Boy Blue Entertainment: Blak Whyte Gray
Barbican Theatre
Review

Words by: Lloyd Lewis Hayter | Published: Sunday, January 15, 2017 9:45 PM
Boy Blue Entertainment - Blak Whyte Gray Boy Blue Entertainment - Blak Whyte Gray

Now in their eighth year as Barbican Artistic Associates, Boy Blue Entertainment may have spent a large chunk of that time touring the award winning pieces that started their journey here up and down the country, but there is no mistaking they are right at home on the Barbican’s stage as they return with a brand new production.


An abstract piece using the unrest of today’s world as a stimulus, the three colours of the title are presented as three separate acts exploring phases we have all either experienced, are currently experiencing or have yet to experience at the hands of modern day society.

Having mastered the art of bringing stories to life through hip Hhp dance with the likes of 2009’s Pied Piper (read review) and 2014’s The Five and the Prophecy of Prana (read review), the multi-talented power house lead us in to new territory with Blak Whyte Gray.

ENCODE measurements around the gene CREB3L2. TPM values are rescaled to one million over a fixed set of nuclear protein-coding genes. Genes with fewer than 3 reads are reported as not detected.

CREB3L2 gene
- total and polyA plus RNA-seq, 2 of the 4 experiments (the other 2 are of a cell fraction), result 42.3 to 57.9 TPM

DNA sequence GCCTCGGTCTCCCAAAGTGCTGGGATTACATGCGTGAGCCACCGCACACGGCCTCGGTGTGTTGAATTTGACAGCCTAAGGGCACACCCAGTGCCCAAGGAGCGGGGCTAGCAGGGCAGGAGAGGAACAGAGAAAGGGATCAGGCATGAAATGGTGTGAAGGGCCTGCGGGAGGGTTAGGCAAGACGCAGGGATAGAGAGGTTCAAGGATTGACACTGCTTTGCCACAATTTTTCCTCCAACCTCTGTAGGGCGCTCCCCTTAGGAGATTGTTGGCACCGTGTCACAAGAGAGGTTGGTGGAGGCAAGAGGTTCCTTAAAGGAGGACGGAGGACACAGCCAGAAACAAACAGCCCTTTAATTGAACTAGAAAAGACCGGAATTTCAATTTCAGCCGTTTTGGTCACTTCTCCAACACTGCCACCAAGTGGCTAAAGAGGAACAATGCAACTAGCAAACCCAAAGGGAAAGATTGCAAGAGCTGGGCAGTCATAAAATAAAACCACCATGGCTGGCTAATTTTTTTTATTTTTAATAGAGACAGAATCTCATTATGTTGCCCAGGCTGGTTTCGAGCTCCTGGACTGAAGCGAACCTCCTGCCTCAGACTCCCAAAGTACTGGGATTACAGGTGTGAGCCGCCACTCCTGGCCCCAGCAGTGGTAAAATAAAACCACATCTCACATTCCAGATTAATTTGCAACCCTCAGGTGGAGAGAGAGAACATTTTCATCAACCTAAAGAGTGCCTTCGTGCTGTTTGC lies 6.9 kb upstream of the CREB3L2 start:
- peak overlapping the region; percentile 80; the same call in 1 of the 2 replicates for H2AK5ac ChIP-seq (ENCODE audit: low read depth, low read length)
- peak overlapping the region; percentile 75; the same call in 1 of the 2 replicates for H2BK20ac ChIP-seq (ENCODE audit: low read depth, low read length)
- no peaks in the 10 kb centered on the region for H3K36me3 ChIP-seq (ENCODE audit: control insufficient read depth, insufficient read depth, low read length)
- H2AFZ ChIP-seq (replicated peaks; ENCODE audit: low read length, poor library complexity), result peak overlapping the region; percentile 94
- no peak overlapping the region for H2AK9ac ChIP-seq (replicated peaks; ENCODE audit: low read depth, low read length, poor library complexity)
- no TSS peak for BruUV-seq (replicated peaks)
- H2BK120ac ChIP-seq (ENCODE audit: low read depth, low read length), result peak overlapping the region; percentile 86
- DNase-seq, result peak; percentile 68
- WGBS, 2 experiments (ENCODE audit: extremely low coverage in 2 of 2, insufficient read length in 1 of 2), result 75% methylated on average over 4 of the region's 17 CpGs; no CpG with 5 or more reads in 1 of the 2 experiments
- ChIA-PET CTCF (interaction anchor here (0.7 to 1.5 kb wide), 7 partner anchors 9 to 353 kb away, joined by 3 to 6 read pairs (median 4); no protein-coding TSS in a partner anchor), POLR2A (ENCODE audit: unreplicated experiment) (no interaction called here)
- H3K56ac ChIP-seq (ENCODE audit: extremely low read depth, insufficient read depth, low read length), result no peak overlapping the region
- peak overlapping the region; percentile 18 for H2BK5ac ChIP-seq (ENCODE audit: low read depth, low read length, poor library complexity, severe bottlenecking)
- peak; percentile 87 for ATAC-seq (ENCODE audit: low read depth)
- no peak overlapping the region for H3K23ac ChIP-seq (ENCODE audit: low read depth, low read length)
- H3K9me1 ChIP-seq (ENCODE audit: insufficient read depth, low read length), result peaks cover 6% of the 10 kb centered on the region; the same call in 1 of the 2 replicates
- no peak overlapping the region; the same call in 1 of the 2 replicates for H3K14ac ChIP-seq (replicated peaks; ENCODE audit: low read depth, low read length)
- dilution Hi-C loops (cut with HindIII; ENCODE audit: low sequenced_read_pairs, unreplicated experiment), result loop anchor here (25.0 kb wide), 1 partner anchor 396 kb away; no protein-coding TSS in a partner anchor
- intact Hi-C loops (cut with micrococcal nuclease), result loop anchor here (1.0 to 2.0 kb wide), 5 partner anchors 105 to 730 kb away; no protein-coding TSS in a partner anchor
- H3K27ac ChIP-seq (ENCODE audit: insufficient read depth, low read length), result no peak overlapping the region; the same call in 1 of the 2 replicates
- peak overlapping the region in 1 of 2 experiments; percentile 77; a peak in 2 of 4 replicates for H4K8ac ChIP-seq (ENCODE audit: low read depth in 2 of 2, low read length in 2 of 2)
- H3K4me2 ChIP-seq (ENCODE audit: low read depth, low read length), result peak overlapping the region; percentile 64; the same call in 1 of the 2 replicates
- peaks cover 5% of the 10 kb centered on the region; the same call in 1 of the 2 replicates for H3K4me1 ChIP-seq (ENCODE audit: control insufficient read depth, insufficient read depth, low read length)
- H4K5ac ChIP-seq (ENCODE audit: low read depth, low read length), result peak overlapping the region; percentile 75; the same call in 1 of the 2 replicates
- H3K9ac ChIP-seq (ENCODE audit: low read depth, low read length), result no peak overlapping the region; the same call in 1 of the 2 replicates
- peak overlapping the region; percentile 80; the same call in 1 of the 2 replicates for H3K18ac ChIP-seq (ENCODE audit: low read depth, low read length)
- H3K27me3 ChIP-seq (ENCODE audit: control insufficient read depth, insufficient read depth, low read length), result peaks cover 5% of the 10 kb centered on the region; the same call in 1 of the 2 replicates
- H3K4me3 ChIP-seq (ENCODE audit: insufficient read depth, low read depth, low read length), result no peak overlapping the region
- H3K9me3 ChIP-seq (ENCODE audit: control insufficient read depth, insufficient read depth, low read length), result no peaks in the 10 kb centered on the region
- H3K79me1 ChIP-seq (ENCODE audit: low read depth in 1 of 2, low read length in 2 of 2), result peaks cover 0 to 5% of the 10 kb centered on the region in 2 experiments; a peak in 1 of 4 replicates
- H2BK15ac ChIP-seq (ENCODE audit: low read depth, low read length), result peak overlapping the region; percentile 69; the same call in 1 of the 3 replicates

An abstract piece using the unrest of today’s world as a stimulus, the three colours of the title are presented as three separate acts exploring phases we have all either experienced, are currently experiencing or have yet to experience at the hands of modern day society.


Whyte greets us as the first act with characters in straitjackets stuck in a rigid world, visibly stuck, and distressed. Evoking feelings of frustration we have all felt at one time, the physical representation of being held back without a clear barrier to overcome hones in on the millennial experience especially.


Boy Blue Entertainment - Blak Whyte Gray Boy Blue Entertainment - Blak Whyte Gray

As in the real world, distress soon turns in to frustration and in turn rebellion, brought to us in the form of a set of new age freedom fighters breaking free and krumping their way through Gray, until we find ourselves in the final act Blak.


Having come together, the group now guide each other to a new level of understanding, supporting one another as each member manages to see the world and themselves from a higher point of view. Letting loose along to a fantastically uplifting track, the piece comes to a close with a celebration filled with traditional African influences of music, body paint and dance.



Info: Boy Blue Entertainment: Blak Whyte Gray is at the Barbican until January 21, 2017. Book tickets




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